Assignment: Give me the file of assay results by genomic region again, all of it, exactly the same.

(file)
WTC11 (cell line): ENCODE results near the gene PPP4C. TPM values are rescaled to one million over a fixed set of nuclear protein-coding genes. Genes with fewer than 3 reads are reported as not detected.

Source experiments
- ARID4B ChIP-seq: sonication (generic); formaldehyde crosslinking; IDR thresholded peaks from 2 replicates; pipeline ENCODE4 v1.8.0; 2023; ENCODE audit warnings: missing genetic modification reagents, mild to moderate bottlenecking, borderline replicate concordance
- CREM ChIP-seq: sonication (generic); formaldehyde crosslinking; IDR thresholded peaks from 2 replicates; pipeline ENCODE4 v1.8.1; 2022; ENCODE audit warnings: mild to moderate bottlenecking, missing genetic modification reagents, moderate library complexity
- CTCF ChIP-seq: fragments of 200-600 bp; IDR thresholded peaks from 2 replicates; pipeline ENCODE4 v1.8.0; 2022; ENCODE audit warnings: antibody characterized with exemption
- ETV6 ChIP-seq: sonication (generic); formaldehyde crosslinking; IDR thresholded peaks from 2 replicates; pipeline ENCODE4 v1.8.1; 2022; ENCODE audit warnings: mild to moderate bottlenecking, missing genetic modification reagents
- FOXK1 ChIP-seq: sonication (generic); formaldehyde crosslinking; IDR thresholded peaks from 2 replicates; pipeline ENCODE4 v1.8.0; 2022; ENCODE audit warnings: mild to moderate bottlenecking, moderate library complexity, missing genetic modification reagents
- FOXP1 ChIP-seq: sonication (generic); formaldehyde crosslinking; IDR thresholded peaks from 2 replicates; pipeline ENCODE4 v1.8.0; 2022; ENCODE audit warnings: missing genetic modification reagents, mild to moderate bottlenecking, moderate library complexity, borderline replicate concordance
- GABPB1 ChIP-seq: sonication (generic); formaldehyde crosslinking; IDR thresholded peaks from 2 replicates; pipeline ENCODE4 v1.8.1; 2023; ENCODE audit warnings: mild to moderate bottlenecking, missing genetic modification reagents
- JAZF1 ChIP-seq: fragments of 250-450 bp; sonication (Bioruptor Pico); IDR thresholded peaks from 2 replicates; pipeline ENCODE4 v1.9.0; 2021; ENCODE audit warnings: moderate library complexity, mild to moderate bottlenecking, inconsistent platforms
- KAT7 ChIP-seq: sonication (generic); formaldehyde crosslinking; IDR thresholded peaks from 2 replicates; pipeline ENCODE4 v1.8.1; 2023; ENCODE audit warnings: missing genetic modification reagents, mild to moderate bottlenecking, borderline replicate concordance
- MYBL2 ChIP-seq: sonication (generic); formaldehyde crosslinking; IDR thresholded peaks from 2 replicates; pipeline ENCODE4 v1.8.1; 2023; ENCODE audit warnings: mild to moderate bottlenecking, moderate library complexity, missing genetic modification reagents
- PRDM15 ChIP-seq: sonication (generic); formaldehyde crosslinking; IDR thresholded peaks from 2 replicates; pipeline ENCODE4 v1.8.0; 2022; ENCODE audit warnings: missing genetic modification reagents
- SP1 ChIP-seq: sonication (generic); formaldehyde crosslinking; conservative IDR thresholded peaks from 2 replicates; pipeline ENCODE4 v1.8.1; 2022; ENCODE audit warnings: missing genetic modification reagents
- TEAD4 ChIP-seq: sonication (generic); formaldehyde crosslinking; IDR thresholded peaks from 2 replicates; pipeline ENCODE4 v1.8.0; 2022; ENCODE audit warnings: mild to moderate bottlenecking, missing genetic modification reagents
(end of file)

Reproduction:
WTC11 (cell line): ENCODE results near the gene PPP4C. TPM values are rescaled to one million over a fixed set of nuclear protein-coding genes. Genes with fewer than 3 reads are reported as not detected.

Source experiments
- ARID4B ChIP-seq: sonication (generic); formaldehyde crosslinking; IDR thresholded peaks from 2 replicates; pipeline ENCODE4 v1.8.0; 2023; ENCODE audit warnings: missing genetic modification reagents, mild to moderate bottlenecking, borderline replicate concordance
- CREM ChIP-seq: sonication (generic); formaldehyde crosslinking; IDR thresholded peaks from 2 replicates; pipeline ENCODE4 v1.8.1; 2022; ENCODE audit warnings: mild to moderate bottlenecking, missing genetic modification reagents, moderate library complexity
- CTCF ChIP-seq: fragments of 200-600 bp; IDR thresholded peaks from 2 replicates; pipeline ENCODE4 v1.8.0; 2022; ENCODE audit warnings: antibody characterized with exemption
- ETV6 ChIP-seq: sonication (generic); formaldehyde crosslinking; IDR thresholded peaks from 2 replicates; pipeline ENCODE4 v1.8.1; 2022; ENCODE audit warnings: mild to moderate bottlenecking, missing genetic modification reagents
- FOXK1 ChIP-seq: sonication (generic); formaldehyde crosslinking; IDR thresholded peaks from 2 replicates; pipeline ENCODE4 v1.8.0; 2022; ENCODE audit warnings: mild to moderate bottlenecking, moderate library complexity, missing genetic modification reagents
- FOXP1 ChIP-seq: sonication (generic); formaldehyde crosslinking; IDR thresholded peaks from 2 replicates; pipeline ENCODE4 v1.8.0; 2022; ENCODE audit warnings: missing genetic modification reagents, mild to moderate bottlenecking, moderate library complexity, borderline replicate concordance
- GABPB1 ChIP-seq: sonication (generic); formaldehyde crosslinking; IDR thresholded peaks from 2 replicates; pipeline ENCODE4 v1.8.1; 2023; ENCODE audit warnings: mild to moderate bottlenecking, missing genetic modification reagents
- JAZF1 ChIP-seq: fragments of 250-450 bp; sonication (Bioruptor Pico); IDR thresholded peaks from 2 replicates; pipeline ENCODE4 v1.9.0; 2021; ENCODE audit warnings: moderate library complexity, mild to moderate bottlenecking, inconsistent platforms
- KAT7 ChIP-seq: sonication (generic); formaldehyde crosslinking; IDR thresholded peaks from 2 replicates; pipeline ENCODE4 v1.8.1; 2023; ENCODE audit warnings: missing genetic modification reagents, mild to moderate bottlenecking, borderline replicate concordance
- MYBL2 ChIP-seq: sonication (generic); formaldehyde crosslinking; IDR thresholded peaks from 2 replicates; pipeline ENCODE4 v1.8.1; 2023; ENCODE audit warnings: mild to moderate bottlenecking, moderate library complexity, missing genetic modification reagents
- PRDM15 ChIP-seq: sonication (generic); formaldehyde crosslinking; IDR thresholded peaks from 2 replicates; pipeline ENCODE4 v1.8.0; 2022; ENCODE audit warnings: missing genetic modification reagents
- SP1 ChIP-seq: sonication (generic); formaldehyde crosslinking; conservative IDR thresholded peaks from 2 replicates; pipeline ENCODE4 v1.8.1; 2022; ENCODE audit warnings: missing genetic modification reagents
- TEAD4 ChIP-seq: sonication (generic); formaldehyde crosslinking; IDR thresholded peaks from 2 replicates; pipeline ENCODE4 v1.8.0; 2022; ENCODE audit warnings: mild to moderate bottlenecking, missing genetic modification reagents